The Nodesource Blog

#shoptalk Subscribe

Installing Node.js Tutorial: Using nvm

As with any programming language, platform, or tool, the first step to using it is getting it installed. Many of them typically come with a speedy way to upgrade when a new version is available.

By default, there's not a way to upgrade the version of Node.js you've got from within Node.js itself. That said, there's a fantastic tool for the community called nvm that allows you to manage the versions of Node.js that you've got installed locally.

One awesome aspect of nvm is that it manages the versions of Node.js, it doesn't just upgrade them. This means you can have the latest version of Node.js, the latest versions of all the LTS release lines, and any number of other versions you want to use or test as well.

In this quick tutorial, we'll take a look at how to install nvm, and then how to start using it as your version manager for Node.js. Once we've completed the tutorial, you'll be ready to take the next step with Node.js.

This guide covers installing nvm on macOS and Linux - note that all versions of Node.js may not support every version of macOS or Linux.

Step 0: The Quick Guide (TL;DR) to Get Node.js Installed using nvm

Here's the abbreviated guide, highlighting the major steps:
* Download the nvm install script via cURL: * curl -o- | bash * Ensure that nvm was installed correctly with nvm --version, which should return the version of nvm installed. * Install the version of Node.js you want * Install the latest version with nvm install node * Use the latest version with nvm use node * Install the latest LTS version with nvm install --lts * Use the latest LTS verison with nvm use --lts

Step 1 (Optional): Ensure your system has the appropriate C++ compiler

In some cases, like when installing Node.js releases from their source or installing versions of Node.js before 0.8.6 (when the project started shipping binaries), you'll need to ensure that your system has the appropriate C++ build tools.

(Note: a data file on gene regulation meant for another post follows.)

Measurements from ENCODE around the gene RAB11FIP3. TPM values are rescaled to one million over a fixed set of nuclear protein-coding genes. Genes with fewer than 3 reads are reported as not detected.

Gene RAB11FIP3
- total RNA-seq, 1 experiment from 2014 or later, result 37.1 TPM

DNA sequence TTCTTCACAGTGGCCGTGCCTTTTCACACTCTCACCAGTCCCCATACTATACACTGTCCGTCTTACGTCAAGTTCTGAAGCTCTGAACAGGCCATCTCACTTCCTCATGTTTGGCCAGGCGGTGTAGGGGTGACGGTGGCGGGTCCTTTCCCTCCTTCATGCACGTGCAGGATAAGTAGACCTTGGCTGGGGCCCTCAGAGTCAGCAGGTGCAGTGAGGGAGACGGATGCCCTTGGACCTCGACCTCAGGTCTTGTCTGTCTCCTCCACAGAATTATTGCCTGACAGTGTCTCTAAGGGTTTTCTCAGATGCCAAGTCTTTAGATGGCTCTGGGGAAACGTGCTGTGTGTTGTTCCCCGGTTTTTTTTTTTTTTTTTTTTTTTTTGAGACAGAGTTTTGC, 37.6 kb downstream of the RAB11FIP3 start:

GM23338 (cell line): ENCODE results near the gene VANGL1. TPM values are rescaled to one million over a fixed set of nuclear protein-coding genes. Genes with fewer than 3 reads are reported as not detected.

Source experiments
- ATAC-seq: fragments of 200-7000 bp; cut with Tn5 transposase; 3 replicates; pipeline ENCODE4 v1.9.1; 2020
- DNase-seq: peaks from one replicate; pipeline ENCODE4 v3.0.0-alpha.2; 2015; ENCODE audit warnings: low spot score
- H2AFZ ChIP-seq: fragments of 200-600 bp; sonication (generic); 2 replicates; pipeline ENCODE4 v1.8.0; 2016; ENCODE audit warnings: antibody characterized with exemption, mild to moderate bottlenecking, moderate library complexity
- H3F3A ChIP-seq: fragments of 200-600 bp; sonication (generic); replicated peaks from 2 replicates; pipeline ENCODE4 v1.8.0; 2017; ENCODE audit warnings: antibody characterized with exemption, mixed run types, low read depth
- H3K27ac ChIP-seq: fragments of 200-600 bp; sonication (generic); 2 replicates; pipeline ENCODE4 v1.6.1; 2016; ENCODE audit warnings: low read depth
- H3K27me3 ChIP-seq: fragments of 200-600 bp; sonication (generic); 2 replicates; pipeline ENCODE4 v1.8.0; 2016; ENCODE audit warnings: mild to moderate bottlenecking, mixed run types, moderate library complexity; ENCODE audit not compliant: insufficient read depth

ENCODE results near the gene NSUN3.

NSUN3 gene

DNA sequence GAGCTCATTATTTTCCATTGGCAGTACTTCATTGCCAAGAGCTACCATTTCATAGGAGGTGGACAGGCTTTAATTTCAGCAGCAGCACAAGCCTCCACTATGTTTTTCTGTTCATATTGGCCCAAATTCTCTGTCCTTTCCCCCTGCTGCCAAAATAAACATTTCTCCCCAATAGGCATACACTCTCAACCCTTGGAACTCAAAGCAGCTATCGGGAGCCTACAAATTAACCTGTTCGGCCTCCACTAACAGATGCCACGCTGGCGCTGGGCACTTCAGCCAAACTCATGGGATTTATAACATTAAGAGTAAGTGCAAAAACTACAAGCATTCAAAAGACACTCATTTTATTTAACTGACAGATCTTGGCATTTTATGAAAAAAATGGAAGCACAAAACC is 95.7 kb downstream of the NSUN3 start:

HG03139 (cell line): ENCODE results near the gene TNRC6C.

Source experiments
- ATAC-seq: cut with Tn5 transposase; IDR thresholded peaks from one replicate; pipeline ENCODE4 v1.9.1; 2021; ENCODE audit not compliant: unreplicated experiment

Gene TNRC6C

For LTS and modern releases, you will not need this step. That said, it's a nice to have to ensure that the majority of requirements are met in any scenario.

On macOS, you've got two options for a C++ compiler: the full XCode application or the stand-alone Command Line Tools portion of Xcode.

To get these on macOS, you can follow these steps:

  • Open your terminal of choice
  • Run xcode-select --install as a command
    • A popup will appear
    • Select Install
  • Allow the download to run to completion
  • If the installation went uninterrupted, you should have the necessary tools to use nvm!

On Linux, the C++ compiler will vary from distribution to distribution. For example, on Debian and Ubuntu, you'll need to install build-tools and libssl-dev, but this may be different on your given Linux distribution.

To get build-tools and libssl-dev on Debuan and Ubuntu distributions, you can run these commands:

sudo apt-get install build-essential # Install the build-essential package - let this run to completion

sudo apt-get install libssl-dev # Install the libssl-dev package - also let this one run to completion

Step 2: Download nvm with the install script

Once you've got the right C++ compiler for your system, now it's time to run the nvm install script. Here are the single-step install scripts for both macOS and Linux. You've got the option of cURL or Wget but both achieve the same result.